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How to keep your genereric code separated from application code

The first thing you can do of course, is put generic classes in a specific class folder separate from the application class folders. Then either subclass application specific classes from them or instantiate them from the application specific code and delegate to the instances.

In some cases you may want the framework to include and instantiate your generic classes automatically. This will for instance be the case with generic page and part classes. The framework will only automatically include them if they are either in the root classFolder or the application classFolder. Here you will have to choose: add your own generic class to the root classFoder, or create subclasses for each application that inherits from an abstract superclass you can put in your own folder. Out advise is to choose the solution with the least duplicate code.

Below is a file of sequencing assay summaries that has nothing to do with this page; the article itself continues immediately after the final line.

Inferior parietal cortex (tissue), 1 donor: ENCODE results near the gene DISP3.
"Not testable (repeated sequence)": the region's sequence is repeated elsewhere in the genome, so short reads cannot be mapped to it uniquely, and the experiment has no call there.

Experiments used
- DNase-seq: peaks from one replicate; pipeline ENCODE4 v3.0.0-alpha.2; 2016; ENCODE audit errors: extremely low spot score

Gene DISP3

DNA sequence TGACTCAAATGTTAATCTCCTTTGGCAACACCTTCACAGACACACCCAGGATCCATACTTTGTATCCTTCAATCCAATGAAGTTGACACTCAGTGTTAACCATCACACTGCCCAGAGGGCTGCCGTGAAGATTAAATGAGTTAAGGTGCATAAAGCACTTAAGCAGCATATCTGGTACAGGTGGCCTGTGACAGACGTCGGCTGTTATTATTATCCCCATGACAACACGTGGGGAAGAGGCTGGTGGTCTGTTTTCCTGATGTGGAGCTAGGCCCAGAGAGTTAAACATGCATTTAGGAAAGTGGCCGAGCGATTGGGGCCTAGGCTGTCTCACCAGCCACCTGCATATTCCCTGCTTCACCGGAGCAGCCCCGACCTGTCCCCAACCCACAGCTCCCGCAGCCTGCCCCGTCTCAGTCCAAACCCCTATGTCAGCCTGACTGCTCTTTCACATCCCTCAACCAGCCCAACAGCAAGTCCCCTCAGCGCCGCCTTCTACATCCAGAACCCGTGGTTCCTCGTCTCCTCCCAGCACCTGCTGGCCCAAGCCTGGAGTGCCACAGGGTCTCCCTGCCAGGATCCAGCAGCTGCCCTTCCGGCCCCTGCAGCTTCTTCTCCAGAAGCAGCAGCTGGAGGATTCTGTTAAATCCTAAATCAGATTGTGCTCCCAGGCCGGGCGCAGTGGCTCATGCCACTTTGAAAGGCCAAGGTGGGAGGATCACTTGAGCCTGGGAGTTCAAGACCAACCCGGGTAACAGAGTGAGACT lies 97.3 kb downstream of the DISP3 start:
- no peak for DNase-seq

Your application will probably not only use its own classes, but also some of the predefined concrete subclasses defined by the phpPeanuts framework. See how to keep your own code separated from framework code.

If you put a concrete subclass of a framework class in an applications classFolder, you can not make it inherit from the class with the same name in the root classFolder. If you need such an application specific superclass to inherit from your own superclass, you can put your own superclass in between the framework superclass and the concrete subclass. 

If you create an intermediate superclass you may consider the pattern of combining code maintenance schemes: Give your own abstract superclass the same name as the concrete one, with a prefix, and it will be easy to know what is its role in the code maintenance scheme. Subclass the other concrete subclasses with the same name from the new abstract superclass and you have your own code maintenance layer for generic code.